Zoe Kazan Ella Ballentine Aaron Douglas Chris Webb
This is pretty standard horror fare by Bryan Bertino, writer/director, about a mother-daughter pair with major conflicts. Lizzy (Ballentine) wants to go visit her father, and her mother Kathy (Kazan) agrees to take her, but she’s been up late (apparently drinking, from all the bottles left behind that Lizzy gamely clears up and washes the dishes), and doesn’t get up until the evening. Hence, they start off hours later than planned and are on the road after dark.
Kathy is a terrible driver, and in a rainstorm hits an animal, which disables the car. They call 911, which sends an ambulance and a tow truck, but since there has been an accident, the ambulance is delayed. The driver of the truck realizes that before he can tow the car, he has to fix the axle underneath. While he is working—with rain pouring down the whole time—mysterious sounds are heard and he goes to investigate.
Lizzy has argued with her mother about the existence of monsters, but Kathy brushes her off, saying monsters are not real. She has to take that back later, after there is disappearance after disappearance of their rescuers who’ve come one by one to help them.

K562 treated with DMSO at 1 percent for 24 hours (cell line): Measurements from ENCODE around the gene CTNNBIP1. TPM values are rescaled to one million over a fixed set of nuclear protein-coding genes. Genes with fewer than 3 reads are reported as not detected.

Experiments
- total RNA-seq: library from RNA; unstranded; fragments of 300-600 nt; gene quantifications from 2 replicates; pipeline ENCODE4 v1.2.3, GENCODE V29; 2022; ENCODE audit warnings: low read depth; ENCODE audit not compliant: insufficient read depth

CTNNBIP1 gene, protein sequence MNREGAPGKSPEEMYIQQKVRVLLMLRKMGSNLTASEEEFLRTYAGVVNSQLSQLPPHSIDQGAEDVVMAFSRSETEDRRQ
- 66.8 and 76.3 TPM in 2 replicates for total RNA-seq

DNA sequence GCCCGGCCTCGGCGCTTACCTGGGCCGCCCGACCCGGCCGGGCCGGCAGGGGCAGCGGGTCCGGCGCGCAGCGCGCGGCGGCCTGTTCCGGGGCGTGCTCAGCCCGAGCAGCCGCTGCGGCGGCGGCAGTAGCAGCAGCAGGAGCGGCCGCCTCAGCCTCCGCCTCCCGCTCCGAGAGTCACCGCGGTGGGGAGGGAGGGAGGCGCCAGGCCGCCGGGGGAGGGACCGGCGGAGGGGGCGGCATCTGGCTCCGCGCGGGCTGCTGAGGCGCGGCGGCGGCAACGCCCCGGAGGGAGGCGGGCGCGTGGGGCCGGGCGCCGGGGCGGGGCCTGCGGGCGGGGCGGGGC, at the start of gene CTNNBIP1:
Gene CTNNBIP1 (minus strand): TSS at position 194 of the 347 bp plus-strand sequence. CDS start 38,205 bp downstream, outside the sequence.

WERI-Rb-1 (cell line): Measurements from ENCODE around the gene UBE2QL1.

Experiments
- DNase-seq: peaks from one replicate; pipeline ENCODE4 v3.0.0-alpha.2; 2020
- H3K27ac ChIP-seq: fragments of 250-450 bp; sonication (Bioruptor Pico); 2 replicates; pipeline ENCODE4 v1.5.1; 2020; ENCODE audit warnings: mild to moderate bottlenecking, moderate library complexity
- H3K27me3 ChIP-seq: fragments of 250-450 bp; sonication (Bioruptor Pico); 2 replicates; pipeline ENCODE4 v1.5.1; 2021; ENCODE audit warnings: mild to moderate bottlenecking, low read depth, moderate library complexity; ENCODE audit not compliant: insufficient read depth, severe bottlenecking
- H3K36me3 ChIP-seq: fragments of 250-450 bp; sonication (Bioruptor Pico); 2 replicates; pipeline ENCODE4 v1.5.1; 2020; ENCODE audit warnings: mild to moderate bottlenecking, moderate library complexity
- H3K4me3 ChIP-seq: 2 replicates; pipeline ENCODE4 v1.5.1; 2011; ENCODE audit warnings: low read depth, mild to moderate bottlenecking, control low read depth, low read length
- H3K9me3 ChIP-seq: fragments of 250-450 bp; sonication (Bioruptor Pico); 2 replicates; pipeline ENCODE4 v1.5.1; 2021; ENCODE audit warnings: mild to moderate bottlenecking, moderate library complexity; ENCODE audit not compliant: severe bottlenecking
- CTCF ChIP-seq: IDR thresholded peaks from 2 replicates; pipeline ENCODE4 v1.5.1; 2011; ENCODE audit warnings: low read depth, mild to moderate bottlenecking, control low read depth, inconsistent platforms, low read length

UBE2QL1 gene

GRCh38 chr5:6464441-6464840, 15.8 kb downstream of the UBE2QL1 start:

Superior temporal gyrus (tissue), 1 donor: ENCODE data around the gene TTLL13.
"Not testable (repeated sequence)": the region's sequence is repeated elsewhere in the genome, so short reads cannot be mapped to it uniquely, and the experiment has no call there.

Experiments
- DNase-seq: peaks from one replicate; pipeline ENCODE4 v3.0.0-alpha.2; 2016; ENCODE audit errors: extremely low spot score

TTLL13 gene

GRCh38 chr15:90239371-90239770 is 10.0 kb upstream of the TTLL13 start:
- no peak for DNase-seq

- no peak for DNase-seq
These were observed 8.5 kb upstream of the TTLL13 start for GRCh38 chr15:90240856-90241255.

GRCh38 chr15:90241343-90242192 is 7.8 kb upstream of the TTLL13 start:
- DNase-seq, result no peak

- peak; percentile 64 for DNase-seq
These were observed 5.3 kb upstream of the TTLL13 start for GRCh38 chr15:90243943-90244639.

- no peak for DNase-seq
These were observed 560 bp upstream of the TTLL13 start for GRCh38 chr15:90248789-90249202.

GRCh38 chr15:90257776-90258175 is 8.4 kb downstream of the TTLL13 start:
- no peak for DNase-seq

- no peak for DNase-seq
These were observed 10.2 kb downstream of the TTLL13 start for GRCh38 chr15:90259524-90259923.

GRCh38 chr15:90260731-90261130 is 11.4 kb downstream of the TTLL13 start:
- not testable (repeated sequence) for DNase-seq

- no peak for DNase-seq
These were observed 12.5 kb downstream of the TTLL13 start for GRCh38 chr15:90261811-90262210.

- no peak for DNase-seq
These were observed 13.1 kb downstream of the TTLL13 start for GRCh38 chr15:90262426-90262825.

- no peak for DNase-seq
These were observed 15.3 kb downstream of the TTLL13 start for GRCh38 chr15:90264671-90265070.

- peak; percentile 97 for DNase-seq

This film has the problem that I see in many horror films—that people do stupid things that stretch my sense of reality. Kathy wrecks not just one car; she wrecks two. People go out in the woods in the dark armed only with a flashlight. Poor plans are made to retrieve a cell phone, make escape plans, etc.
The depictions of the mother-daughter conflicts and the actresses playing them are good and convincing. Without actually stating what the problems are, we are able to infer the history. The pacing and special effects are to Bertino’s and his crew’s credit, and the music by tomandandy is appropriately scary and beautiful.
Aficionados of the horror genre are likely to buy into The Monster.